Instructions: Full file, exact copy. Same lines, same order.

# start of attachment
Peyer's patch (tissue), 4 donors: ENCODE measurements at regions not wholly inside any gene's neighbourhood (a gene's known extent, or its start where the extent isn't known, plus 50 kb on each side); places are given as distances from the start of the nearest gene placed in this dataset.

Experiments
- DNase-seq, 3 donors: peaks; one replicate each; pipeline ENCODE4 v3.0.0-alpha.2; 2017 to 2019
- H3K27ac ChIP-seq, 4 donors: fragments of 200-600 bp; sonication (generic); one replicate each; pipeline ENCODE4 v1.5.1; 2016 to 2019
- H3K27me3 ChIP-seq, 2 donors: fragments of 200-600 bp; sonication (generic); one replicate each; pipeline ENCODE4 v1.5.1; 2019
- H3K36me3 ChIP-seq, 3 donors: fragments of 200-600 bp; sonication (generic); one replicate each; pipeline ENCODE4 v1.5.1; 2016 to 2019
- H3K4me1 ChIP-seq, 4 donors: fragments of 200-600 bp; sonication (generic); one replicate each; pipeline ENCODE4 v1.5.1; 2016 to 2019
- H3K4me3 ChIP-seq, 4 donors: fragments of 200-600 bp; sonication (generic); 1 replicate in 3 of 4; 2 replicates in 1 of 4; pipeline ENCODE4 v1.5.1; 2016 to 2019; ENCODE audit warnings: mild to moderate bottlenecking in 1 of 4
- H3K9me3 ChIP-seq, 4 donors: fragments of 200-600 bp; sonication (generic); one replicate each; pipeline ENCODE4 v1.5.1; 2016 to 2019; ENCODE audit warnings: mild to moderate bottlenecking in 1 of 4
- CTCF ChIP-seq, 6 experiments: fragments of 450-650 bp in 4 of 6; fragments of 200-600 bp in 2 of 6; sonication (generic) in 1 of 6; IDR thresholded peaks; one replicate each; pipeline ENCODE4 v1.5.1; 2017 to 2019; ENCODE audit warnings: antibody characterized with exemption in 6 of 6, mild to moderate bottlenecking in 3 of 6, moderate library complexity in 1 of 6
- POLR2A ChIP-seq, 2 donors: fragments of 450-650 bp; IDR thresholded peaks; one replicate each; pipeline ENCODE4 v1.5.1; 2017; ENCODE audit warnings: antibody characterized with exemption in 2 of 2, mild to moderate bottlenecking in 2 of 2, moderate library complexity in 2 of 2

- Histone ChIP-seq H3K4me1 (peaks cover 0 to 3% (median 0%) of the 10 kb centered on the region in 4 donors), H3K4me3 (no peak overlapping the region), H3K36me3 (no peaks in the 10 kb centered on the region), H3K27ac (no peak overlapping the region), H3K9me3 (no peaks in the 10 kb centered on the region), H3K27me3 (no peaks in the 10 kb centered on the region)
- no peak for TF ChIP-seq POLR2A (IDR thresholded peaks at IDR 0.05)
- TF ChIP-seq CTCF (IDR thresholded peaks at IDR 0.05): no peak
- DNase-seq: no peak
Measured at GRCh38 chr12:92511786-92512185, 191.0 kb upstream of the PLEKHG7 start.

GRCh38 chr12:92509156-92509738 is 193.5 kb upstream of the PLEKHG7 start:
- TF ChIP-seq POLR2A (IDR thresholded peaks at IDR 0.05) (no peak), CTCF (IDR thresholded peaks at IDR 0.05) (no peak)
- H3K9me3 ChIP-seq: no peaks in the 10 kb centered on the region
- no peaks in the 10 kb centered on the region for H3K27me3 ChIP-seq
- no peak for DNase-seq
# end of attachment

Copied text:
Peyer's patch (tissue), 4 donors: ENCODE measurements at regions not wholly inside any gene's neighbourhood (a gene's known extent, or its start where the extent isn't known, plus 50 kb on each side); places are given as distances from the start of the nearest gene placed in this dataset.

Experiments
- DNase-seq, 3 donors: peaks; one replicate each; pipeline ENCODE4 v3.0.0-alpha.2; 2017 to 2019
- H3K27ac ChIP-seq, 4 donors: fragments of 200-600 bp; sonication (generic); one replicate each; pipeline ENCODE4 v1.5.1; 2016 to 2019
- H3K27me3 ChIP-seq, 2 donors: fragments of 200-600 bp; sonication (generic); one replicate each; pipeline ENCODE4 v1.5.1; 2019
- H3K36me3 ChIP-seq, 3 donors: fragments of 200-600 bp; sonication (generic); one replicate each; pipeline ENCODE4 v1.5.1; 2016 to 2019
- H3K4me1 ChIP-seq, 4 donors: fragments of 200-600 bp; sonication (generic); one replicate each; pipeline ENCODE4 v1.5.1; 2016 to 2019
- H3K4me3 ChIP-seq, 4 donors: fragments of 200-600 bp; sonication (generic); 1 replicate in 3 of 4; 2 replicates in 1 of 4; pipeline ENCODE4 v1.5.1; 2016 to 2019; ENCODE audit warnings: mild to moderate bottlenecking in 1 of 4
- H3K9me3 ChIP-seq, 4 donors: fragments of 200-600 bp; sonication (generic); one replicate each; pipeline ENCODE4 v1.5.1; 2016 to 2019; ENCODE audit warnings: mild to moderate bottlenecking in 1 of 4
- CTCF ChIP-seq, 6 experiments: fragments of 450-650 bp in 4 of 6; fragments of 200-600 bp in 2 of 6; sonication (generic) in 1 of 6; IDR thresholded peaks; one replicate each; pipeline ENCODE4 v1.5.1; 2017 to 2019; ENCODE audit warnings: antibody characterized with exemption in 6 of 6, mild to moderate bottlenecking in 3 of 6, moderate library complexity in 1 of 6
- POLR2A ChIP-seq, 2 donors: fragments of 450-650 bp; IDR thresholded peaks; one replicate each; pipeline ENCODE4 v1.5.1; 2017; ENCODE audit warnings: antibody characterized with exemption in 2 of 2, mild to moderate bottlenecking in 2 of 2, moderate library complexity in 2 of 2

- Histone ChIP-seq H3K4me1 (peaks cover 0 to 3% (median 0%) of the 10 kb centered on the region in 4 donors), H3K4me3 (no peak overlapping the region), H3K36me3 (no peaks in the 10 kb centered on the region), H3K27ac (no peak overlapping the region), H3K9me3 (no peaks in the 10 kb centered on the region), H3K27me3 (no peaks in the 10 kb centered on the region)
- no peak for TF ChIP-seq POLR2A (IDR thresholded peaks at IDR 0.05)
- TF ChIP-seq CTCF (IDR thresholded peaks at IDR 0.05): no peak
- DNase-seq: no peak
Measured at GRCh38 chr12:92511786-92512185, 191.0 kb upstream of the PLEKHG7 start.

GRCh38 chr12:92509156-92509738 is 193.5 kb upstream of the PLEKHG7 start:
- TF ChIP-seq POLR2A (IDR thresholded peaks at IDR 0.05) (no peak), CTCF (IDR thresholded peaks at IDR 0.05) (no peak)
- H3K9me3 ChIP-seq: no peaks in the 10 kb centered on the region
- no peaks in the 10 kb centered on the region for H3K27me3 ChIP-seq
- no peak for DNase-seq